The Nats, for so long have been on the verge of greatness, of consistency and of dominance. It’s showed up in periods, and lasted for decent amounts of time, but it’s never been the way the magazines and websites and tweeters predict it in the early season. The Nationals’ struggles continue to baffle and annoy their fans. The team’s hitting almost is reminiscent of a high school boyfriend or girlfriend, always saying how they want to be better, and how they will be soon. Just like the Nationals, the solution works for a little bit of time, and falls apart later. Ryan Zimmerman, a career .282 hitter, is hitting a measly .213. Since the last expose on the brilliance of the Nationals batting this year, the Nationals have averaged roughly 2.5 runs a game.

It’s an infuriating sequence that fans have become all too familiar with over the past few years. But somehow, miraculously, the Nationals sit a mere 0.5 games behind first place, even with a record only two games above .500. There’s no question the subpar NL East deserves a lot of the credit, with the Mets’ current record only exceeding the Nationals in the wins column, by one game.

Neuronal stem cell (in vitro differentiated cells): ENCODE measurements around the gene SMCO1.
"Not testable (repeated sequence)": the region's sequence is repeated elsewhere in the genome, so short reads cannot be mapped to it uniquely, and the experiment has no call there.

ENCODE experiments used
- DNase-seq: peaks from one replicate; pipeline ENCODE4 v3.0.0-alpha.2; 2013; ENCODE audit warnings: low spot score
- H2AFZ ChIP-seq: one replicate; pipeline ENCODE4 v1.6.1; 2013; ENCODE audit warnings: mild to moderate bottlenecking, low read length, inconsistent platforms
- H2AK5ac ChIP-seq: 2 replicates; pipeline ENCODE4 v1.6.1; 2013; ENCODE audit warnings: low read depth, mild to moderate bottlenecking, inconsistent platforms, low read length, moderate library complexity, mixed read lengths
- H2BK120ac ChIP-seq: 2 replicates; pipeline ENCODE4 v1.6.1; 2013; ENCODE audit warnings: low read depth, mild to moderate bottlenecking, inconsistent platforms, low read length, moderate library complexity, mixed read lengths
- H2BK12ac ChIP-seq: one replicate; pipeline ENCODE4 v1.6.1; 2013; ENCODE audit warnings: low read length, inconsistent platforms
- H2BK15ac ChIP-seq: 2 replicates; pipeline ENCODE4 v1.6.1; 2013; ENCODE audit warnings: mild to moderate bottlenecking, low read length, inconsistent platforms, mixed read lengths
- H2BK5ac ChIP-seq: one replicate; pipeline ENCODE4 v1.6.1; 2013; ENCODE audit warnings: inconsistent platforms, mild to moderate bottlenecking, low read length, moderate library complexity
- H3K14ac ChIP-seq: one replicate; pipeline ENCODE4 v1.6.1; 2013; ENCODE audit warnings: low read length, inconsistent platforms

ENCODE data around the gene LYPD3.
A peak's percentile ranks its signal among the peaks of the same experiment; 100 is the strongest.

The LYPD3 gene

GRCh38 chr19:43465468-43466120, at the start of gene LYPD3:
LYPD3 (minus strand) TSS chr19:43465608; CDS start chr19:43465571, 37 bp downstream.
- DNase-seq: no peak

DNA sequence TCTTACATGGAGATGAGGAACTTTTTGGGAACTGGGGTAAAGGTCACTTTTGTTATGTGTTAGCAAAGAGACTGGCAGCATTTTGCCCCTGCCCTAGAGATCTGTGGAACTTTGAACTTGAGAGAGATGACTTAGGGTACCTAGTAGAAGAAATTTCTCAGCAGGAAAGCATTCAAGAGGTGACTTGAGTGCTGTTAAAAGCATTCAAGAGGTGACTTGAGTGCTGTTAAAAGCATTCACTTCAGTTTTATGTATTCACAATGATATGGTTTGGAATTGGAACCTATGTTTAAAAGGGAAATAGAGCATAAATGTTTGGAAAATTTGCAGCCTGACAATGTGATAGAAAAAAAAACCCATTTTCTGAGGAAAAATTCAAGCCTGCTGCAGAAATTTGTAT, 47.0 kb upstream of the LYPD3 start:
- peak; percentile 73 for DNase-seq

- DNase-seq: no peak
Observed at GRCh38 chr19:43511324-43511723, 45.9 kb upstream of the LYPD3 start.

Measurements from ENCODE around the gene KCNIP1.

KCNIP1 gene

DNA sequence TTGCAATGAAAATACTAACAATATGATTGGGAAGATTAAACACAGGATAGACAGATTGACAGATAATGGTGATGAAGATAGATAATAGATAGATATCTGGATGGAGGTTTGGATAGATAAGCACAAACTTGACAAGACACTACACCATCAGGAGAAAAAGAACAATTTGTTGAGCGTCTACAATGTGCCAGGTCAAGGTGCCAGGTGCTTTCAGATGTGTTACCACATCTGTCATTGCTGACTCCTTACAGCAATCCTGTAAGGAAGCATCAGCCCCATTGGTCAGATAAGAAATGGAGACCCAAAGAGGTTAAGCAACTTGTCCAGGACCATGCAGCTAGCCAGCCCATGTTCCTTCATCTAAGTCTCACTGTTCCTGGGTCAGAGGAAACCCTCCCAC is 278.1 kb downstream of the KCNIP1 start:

Many may argue that the loss of Jayson Werth is a large factor in this sudden offensive decline. It certainly is. But blaming an entire team’s batting average falling off of a cliff on one injury seems a bit excessive. And despite the return of Anthony Rendon, there’s still a lot missing from him we know he’s capable of, which will sooner or later appear. But a team must be able to pick up not having two bats in the lineup.

The bullpen, in a word, has been abysmal. Four spots on the board have been common, if not normal.

So, once again, Nationals fans are left with one question: is it time to jump the ship?